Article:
Mary is also this especially while she unloads 3,000 years of repressed anger in the street fight with Hancock, when he's repeatedly and honestly told her he doesn't remember anything about his former life.
Living Legend: Everyone knows who Hancock is. They know he's perfectly willing to help. They just don't like him very much.
Magic Pants, Shirt and Shoes: Hancock wears normal clothes and regularly flies into the pavement. He's even slammed by a train at one point but his clothes never get shredded. Averted in a YouTube video Ray shows him in which what's left of his clothes are barely there after putting out an apartment fire.
Nobody Calls Me Chicken: Hancock is about to abandon prison and heads for the door when Ray calls him out (You're being a coward!) which makes Hancock change his mind.
Not Hyperbole: While he may or may not actually be serious when making the threat, when Hancock threatens to shove someone's head up someone else's posterior, he really can do it, and will if pushed too far.
Not-So-Innocent Whistle: Mary whistles as she goes to fetch eggs from the fridge, which she threw (along with the titular character) through her wall upon revealing her powers to him.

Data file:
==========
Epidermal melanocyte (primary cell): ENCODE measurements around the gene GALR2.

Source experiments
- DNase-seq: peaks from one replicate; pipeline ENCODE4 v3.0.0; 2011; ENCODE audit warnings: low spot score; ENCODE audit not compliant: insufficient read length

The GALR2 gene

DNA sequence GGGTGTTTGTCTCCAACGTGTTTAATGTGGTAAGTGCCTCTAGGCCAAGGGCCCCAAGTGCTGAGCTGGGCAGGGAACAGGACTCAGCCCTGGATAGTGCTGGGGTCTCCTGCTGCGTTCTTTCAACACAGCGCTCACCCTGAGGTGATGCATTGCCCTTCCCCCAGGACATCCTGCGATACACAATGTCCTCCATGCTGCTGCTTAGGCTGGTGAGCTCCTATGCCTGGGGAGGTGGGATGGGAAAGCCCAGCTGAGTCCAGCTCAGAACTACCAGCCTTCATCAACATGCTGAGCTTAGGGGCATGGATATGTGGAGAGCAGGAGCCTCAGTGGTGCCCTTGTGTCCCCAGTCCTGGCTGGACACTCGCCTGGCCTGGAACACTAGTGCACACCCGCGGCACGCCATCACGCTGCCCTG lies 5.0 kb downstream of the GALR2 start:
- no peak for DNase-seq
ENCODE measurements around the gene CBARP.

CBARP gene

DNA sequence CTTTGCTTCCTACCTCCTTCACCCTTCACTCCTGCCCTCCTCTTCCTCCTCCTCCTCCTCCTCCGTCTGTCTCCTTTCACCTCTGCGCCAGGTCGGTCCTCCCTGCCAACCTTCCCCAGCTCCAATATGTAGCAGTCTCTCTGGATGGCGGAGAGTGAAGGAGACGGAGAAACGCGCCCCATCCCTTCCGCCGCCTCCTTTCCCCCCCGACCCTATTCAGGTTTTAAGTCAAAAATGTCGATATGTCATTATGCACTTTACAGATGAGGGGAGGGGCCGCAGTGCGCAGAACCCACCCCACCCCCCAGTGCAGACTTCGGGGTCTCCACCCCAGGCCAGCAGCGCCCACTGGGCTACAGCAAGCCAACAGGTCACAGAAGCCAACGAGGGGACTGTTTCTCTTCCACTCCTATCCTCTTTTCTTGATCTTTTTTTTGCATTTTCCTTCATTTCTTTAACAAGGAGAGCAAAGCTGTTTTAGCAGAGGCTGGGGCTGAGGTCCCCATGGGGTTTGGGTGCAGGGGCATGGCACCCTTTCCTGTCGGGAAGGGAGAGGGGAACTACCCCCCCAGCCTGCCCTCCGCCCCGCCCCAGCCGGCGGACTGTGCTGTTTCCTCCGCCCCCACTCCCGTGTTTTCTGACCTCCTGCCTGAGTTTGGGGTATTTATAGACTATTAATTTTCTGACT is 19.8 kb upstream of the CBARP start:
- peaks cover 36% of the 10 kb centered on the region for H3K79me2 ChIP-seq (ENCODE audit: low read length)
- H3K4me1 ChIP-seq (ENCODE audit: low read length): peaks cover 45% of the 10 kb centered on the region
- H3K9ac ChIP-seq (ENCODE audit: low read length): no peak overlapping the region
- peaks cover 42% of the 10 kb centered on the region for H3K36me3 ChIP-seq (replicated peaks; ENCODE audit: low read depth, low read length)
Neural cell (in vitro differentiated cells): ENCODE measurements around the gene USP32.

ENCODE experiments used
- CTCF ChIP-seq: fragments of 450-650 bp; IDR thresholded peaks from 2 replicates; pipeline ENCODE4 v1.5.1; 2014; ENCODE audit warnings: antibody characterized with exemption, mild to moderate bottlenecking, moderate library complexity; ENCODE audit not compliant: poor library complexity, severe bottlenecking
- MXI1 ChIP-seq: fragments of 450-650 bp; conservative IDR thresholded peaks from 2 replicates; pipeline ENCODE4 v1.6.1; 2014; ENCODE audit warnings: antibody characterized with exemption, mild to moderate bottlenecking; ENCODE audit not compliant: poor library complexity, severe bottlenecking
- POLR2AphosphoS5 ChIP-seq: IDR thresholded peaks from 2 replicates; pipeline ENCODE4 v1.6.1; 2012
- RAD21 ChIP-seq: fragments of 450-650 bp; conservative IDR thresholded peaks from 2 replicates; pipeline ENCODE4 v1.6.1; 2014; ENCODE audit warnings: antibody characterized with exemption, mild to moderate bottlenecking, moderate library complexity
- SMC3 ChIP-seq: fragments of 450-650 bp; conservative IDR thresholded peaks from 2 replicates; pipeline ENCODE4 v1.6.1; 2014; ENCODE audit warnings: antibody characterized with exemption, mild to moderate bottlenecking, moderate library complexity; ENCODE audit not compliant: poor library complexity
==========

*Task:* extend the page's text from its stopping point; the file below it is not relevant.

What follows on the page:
Not So Invincible After All: Hancock and Mary lose their powers if they stay together. This was the reason for every other being like them dying out.
Not the Fall That Kills You: Obviously exaggerated. The aforementioned French kid gets thrown maybe a mile up into the air and then caught maybe four feet from the ground without any apparent ill effects other than a bruised ego.
Only Sane Man: Ray. Ray is also seemingly the only person in the Hancock-verse who recognises that it's not a good idea to piss Hancock off.
Mary: Did he just take the whiskey bottle to the bathroom?
Ray: Do you want him to kill us all?
Ooh, Me Accent's Slipping: No idea where on earth Eddie Marsan's villain is supposed to be from. He's sometimes English, sometimes Southern US, and sometimes vaguely...Irish?